Petrobras Procurement Scandal Goes CSI

Petrobras Procurement Scandal Goes CSI.

After reading yesterday that the Brazilian government is considering offering leniency to the suppliers caught up in the Petrobras bribery scandal, my interest was piqued and I decided to look into the case a little more.

And wow, this one is interesting. It reads like the next HBO mini series; intrigue, bribery, political involvement and enormous sums of money. It’s all there.

But perhaps the most unbelievable twists (certainly the most macabre) were released this week when the congressional inquiry established to deal with the scandal filed for a court order to exhume the remains of the late politician Jose Janene after allegations were made by an unknown source that he might have faked his own death. It has been suggested that the former politician is now living in an undisclosed Central American nation.

Mr Janene was implicated in the scandal by Alberto Youssef, a black market money dealer. Youssef detailed that Janene, who reportedly passed away from a heart condition in 2010, was responsible for establishing the system of bribes and supplier kick backs that has brought the oil giant to it knees.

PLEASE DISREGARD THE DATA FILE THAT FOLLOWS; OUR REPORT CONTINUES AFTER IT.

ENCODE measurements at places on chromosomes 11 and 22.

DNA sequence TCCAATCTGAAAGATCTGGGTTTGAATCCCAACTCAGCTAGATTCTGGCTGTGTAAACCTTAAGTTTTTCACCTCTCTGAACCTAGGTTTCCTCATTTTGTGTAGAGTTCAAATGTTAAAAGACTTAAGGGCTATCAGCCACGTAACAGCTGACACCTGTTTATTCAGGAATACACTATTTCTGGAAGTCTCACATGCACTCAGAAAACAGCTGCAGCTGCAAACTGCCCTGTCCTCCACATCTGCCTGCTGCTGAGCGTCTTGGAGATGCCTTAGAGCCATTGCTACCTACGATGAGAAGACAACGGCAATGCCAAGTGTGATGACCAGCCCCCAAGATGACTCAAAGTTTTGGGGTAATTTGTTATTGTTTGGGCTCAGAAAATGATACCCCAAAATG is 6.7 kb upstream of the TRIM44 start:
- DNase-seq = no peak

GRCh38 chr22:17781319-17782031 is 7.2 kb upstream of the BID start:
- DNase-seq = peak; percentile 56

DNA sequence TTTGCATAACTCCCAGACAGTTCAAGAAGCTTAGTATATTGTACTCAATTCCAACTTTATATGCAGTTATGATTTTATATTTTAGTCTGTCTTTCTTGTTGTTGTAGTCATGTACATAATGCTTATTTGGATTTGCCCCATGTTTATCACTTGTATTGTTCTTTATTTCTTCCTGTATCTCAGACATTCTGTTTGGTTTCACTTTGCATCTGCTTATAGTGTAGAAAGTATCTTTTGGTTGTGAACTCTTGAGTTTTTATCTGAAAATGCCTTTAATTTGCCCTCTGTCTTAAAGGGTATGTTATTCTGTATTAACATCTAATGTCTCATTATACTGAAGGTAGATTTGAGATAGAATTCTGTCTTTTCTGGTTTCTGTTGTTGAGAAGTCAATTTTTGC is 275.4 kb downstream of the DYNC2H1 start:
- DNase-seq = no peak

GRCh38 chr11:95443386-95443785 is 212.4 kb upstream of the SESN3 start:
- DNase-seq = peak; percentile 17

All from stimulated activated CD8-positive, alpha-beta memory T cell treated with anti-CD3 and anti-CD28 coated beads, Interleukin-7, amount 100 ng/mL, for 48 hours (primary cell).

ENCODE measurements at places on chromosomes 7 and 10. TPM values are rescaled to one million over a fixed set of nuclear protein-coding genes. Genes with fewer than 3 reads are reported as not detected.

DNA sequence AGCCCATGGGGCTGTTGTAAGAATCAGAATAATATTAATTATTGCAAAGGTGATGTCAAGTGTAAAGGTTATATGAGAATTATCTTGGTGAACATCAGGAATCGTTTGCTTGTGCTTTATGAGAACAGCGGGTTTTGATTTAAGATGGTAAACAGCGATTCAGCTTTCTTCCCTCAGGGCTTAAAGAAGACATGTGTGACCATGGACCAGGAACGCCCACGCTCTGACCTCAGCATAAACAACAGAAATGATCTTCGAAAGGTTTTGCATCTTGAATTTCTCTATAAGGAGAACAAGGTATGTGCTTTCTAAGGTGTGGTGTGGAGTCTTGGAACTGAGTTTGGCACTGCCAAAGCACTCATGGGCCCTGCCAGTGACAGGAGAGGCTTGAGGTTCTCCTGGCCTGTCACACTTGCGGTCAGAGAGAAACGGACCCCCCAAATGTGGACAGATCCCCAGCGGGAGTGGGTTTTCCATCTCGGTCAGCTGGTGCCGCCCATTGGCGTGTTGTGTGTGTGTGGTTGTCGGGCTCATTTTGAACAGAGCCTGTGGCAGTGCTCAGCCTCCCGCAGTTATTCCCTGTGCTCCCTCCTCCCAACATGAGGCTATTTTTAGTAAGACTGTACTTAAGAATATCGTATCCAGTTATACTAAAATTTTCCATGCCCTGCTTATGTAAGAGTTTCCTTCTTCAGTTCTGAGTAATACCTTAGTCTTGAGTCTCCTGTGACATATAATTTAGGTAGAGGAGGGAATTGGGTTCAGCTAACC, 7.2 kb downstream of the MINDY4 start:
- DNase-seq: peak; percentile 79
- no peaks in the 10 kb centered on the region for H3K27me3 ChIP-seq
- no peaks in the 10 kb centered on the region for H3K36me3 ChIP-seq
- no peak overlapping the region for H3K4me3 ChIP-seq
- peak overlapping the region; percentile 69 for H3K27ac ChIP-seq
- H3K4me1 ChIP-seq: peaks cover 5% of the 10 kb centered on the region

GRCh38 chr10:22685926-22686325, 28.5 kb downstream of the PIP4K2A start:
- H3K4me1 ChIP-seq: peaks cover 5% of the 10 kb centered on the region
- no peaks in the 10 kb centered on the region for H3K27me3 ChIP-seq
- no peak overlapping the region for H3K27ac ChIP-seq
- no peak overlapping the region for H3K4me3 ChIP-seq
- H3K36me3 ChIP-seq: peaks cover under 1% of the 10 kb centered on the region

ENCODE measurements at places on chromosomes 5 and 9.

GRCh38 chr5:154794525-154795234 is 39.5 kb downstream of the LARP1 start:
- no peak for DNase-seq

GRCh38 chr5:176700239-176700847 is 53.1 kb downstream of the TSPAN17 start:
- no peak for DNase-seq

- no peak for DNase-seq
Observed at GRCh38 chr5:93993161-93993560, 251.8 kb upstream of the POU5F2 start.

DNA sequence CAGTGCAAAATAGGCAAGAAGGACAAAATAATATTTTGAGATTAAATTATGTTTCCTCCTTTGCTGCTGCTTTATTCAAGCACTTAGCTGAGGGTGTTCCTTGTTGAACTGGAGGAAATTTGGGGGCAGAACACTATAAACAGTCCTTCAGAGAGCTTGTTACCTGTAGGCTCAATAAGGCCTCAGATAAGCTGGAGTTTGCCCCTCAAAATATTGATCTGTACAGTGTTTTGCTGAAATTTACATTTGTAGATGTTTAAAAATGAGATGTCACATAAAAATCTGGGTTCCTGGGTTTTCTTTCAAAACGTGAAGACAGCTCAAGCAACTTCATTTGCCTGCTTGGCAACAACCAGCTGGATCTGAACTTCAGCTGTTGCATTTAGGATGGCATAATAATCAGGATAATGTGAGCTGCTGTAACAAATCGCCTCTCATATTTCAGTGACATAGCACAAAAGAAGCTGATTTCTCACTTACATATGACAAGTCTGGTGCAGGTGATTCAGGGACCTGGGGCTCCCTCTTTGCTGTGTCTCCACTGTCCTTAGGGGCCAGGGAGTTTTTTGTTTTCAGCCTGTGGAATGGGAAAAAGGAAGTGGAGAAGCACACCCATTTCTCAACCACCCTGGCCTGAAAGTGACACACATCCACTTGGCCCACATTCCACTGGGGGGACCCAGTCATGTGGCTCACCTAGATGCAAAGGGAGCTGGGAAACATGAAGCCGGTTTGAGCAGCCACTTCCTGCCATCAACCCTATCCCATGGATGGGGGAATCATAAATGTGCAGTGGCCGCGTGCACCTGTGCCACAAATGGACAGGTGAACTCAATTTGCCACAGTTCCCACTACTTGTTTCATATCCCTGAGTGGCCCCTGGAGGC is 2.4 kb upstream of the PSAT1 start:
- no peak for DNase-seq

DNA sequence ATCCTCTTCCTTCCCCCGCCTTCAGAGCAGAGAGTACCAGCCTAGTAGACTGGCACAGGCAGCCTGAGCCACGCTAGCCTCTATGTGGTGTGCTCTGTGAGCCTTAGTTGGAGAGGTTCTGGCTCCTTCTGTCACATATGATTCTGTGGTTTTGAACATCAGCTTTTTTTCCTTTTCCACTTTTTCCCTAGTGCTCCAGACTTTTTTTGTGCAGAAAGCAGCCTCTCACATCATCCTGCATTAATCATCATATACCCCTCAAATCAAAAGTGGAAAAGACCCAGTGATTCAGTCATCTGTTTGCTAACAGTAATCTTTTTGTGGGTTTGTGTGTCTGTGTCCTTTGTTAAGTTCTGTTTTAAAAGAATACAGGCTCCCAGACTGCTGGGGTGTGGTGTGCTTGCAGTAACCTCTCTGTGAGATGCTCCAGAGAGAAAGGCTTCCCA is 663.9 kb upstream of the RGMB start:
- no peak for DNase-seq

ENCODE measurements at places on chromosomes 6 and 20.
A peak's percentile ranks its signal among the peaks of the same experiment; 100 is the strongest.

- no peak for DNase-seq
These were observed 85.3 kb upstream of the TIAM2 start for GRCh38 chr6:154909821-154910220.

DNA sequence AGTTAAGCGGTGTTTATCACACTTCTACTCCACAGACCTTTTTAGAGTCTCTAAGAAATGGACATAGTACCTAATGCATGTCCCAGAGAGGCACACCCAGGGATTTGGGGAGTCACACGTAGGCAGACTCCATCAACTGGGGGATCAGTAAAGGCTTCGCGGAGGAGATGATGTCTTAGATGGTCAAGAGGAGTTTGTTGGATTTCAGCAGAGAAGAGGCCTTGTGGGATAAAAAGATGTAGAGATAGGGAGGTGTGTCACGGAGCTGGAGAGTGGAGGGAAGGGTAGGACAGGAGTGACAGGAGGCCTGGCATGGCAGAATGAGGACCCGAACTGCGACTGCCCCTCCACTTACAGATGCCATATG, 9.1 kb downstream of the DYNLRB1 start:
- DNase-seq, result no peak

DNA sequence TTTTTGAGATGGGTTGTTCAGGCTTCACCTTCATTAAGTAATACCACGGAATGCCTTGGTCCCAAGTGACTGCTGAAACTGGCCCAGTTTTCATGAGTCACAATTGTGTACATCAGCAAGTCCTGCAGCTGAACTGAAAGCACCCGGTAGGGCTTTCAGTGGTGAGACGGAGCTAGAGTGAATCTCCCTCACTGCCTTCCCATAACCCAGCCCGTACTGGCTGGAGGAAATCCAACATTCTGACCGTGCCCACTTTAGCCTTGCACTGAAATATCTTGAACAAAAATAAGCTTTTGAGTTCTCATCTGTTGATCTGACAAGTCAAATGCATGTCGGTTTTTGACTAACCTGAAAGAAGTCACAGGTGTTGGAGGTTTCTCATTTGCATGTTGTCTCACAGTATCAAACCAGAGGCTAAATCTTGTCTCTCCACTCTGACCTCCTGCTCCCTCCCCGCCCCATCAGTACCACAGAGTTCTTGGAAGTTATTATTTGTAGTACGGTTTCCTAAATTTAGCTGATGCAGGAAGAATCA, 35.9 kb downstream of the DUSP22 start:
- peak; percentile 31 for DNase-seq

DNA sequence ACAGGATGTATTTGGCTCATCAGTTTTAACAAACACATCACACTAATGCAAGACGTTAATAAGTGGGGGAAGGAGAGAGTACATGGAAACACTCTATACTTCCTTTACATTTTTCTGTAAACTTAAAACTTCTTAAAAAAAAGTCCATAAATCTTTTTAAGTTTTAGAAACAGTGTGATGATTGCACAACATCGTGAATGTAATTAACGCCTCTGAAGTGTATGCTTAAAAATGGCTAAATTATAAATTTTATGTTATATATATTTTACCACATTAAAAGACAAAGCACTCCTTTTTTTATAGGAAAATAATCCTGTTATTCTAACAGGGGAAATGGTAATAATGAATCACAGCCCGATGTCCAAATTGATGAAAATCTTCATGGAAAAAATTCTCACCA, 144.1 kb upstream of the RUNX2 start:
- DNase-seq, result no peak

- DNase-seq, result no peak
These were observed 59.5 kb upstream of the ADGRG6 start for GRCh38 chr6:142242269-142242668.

It’s not the first

Incredibly, this is not instance of a faked death involved in the scandal. Police have submitted evidence to prosecutors suggesting that another third party moneyman faked his own murder by mugging only to later turn up operating underworld business links between Europe and Brazil.

Not surprisingly, this case captivated the Brazilian public. 34 sitting politicians are now embroiled in the controversy. The recently re-elected president, who until now has avoided the controversy, is starting to come under fire particularly around the fact that she previously led the board of directors at Petrobras.

As discussed in yesterday’s Procurious article the scandal has had a dire impact on the Brazilian economy. In April of this year Petrobras estimated that the corruption scandal has cost the company R$6.2 billion or USD $2.1 billion. The company’s stock price has plummeted by around 30 per cent since criminal investigations started a year ago.

We can but only wonder, what comes next?

What the hell is an Intrapreneur?

What the hell is an Intrapreneur?

You know that anxiety that sets in when you’re in a meeting and someone mutters a new three-letter acronym (TLA) or buzzword you’ve never heard of before? The rest of the room nods and you start to sweat?

Well, that happened to me at the Big Ideas Summit. The term that did it this time was ‘intrapreneur’. So while the speaker continued on with his speech and the audience continued nodding approvingly, I raced to Google the term intrapreneur.